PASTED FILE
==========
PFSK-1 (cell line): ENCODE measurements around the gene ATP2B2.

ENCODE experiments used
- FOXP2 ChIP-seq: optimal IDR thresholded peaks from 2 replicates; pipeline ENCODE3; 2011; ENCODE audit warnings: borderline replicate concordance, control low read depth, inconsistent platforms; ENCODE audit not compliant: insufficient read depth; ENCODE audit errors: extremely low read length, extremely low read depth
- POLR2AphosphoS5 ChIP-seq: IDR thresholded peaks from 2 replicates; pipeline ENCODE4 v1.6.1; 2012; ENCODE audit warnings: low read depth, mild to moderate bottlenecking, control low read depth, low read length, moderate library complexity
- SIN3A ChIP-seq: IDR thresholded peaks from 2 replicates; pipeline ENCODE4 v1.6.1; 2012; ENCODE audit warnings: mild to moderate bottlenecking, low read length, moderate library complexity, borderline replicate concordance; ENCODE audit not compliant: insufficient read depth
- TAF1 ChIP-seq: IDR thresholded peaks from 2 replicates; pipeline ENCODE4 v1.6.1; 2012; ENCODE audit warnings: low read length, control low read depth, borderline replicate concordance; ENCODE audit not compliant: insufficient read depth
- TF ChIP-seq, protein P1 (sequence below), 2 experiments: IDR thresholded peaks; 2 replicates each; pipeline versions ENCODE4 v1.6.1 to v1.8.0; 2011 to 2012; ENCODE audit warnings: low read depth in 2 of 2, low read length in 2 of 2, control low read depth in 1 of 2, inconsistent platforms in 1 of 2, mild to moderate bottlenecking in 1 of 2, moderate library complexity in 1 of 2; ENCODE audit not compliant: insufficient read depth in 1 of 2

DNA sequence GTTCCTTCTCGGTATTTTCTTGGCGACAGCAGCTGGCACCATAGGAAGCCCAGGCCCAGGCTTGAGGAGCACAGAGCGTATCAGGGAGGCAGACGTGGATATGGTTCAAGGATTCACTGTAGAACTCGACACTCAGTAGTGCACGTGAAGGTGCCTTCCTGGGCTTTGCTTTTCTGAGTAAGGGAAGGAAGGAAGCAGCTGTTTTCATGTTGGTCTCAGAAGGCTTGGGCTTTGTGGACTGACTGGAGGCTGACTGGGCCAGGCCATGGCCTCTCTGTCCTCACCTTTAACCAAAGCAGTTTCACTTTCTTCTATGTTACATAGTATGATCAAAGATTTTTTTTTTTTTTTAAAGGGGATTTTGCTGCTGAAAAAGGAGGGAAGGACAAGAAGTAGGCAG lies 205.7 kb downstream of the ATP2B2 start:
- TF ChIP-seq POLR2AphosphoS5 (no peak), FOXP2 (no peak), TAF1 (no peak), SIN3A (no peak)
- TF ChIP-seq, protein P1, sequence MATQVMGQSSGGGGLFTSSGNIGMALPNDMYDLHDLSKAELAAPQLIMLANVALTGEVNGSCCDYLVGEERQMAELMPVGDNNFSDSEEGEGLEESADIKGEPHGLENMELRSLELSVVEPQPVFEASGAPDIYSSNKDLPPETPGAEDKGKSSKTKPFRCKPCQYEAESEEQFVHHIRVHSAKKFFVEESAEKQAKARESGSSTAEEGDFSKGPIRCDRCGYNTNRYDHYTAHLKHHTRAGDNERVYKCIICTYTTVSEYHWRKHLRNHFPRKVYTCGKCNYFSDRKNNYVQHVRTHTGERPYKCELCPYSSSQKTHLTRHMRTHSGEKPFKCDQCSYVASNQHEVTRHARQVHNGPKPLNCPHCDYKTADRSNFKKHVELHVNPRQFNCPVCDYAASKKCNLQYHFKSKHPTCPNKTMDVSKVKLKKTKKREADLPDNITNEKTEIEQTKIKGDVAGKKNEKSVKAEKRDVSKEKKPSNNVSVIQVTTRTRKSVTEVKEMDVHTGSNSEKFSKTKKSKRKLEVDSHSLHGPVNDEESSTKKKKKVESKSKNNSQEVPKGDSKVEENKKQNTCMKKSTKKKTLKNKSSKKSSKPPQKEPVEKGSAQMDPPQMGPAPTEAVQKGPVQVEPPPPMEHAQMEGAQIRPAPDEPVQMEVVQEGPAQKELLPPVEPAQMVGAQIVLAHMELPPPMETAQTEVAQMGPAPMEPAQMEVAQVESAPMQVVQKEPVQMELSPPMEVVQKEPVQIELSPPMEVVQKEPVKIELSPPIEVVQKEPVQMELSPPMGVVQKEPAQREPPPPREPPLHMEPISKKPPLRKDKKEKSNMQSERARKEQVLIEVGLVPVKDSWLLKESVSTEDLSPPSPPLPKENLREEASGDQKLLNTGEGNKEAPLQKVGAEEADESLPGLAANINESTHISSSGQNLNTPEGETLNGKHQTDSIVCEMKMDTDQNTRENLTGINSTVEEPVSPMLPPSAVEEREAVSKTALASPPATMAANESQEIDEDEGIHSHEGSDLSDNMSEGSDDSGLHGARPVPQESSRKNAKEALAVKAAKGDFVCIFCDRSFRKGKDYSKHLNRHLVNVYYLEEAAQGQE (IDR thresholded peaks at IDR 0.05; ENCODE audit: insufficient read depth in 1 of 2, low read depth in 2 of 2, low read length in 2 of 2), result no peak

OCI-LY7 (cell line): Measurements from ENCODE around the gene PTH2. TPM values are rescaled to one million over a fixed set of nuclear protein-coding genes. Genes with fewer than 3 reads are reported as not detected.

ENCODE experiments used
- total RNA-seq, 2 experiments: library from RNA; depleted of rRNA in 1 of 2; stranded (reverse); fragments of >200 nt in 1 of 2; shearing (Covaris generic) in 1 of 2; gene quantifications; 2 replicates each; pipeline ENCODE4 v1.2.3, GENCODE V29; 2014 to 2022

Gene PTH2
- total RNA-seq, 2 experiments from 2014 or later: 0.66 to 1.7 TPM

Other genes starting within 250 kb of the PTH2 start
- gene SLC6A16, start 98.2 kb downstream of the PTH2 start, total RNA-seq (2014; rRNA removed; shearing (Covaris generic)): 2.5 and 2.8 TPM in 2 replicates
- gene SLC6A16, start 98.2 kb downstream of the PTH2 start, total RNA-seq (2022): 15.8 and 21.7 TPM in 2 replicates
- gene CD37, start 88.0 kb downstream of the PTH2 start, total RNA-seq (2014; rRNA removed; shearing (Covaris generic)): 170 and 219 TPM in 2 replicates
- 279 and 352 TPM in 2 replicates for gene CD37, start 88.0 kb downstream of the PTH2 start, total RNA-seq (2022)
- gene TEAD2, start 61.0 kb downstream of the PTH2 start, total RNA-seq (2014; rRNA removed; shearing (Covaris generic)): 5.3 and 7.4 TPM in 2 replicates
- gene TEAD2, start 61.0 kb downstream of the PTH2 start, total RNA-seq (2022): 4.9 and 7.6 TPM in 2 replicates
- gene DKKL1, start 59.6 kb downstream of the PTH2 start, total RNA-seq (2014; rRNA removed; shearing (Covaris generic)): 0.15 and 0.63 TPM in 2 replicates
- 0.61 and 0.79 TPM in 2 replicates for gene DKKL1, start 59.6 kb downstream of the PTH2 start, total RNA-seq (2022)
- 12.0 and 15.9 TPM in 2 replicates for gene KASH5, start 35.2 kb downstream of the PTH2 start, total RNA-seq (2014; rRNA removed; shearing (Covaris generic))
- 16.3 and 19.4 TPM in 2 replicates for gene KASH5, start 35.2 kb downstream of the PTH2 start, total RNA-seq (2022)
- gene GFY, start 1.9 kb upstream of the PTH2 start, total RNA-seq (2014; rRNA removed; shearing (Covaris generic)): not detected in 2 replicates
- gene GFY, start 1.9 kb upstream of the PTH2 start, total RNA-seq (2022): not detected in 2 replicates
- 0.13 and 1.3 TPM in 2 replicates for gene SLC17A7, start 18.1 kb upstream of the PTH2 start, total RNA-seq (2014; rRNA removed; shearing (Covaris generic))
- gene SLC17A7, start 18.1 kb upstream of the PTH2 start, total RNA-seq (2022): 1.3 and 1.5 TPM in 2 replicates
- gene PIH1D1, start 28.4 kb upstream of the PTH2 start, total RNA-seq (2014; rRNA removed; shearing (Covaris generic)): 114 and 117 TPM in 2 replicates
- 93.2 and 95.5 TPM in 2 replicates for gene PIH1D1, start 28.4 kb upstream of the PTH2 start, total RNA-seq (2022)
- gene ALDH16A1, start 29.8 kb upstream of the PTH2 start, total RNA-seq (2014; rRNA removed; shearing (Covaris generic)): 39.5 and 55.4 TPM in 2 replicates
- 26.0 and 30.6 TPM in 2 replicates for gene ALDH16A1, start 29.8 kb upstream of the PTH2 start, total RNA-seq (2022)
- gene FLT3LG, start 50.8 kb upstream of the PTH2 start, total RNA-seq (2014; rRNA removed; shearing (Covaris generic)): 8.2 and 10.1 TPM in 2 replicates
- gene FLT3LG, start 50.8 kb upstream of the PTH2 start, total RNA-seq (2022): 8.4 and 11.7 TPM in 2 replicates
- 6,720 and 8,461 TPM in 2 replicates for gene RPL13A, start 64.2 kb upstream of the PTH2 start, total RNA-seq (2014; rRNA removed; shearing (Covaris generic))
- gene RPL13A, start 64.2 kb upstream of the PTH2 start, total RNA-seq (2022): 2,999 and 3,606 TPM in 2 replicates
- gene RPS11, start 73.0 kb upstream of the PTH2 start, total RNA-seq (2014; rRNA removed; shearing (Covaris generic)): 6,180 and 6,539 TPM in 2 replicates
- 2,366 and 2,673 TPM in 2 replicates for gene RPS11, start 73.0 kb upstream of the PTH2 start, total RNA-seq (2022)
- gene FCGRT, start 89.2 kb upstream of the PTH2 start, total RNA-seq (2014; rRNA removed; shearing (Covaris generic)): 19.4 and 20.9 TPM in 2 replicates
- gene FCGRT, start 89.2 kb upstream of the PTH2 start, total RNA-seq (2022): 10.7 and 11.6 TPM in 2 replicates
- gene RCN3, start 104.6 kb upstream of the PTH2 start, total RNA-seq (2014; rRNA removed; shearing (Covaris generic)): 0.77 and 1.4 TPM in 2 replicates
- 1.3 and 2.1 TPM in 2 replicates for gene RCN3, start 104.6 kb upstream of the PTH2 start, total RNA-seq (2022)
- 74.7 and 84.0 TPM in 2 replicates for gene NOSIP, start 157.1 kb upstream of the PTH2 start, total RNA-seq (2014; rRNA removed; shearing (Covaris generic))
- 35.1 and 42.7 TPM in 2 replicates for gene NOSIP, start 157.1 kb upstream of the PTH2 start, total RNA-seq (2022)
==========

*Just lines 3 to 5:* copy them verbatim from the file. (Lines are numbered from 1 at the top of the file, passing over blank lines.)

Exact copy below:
- FOXP2 ChIP-seq: optimal IDR thresholded peaks from 2 replicates; pipeline ENCODE3; 2011; ENCODE audit warnings: borderline replicate concordance, control low read depth, inconsistent platforms; ENCODE audit not compliant: insufficient read depth; ENCODE audit errors: extremely low read length, extremely low read depth
- POLR2AphosphoS5 ChIP-seq: IDR thresholded peaks from 2 replicates; pipeline ENCODE4 v1.6.1; 2012; ENCODE audit warnings: low read depth, mild to moderate bottlenecking, control low read depth, low read length, moderate library complexity
- SIN3A ChIP-seq: IDR thresholded peaks from 2 replicates; pipeline ENCODE4 v1.6.1; 2012; ENCODE audit warnings: mild to moderate bottlenecking, low read length, moderate library complexity, borderline replicate concordance; ENCODE audit not compliant: insufficient read depth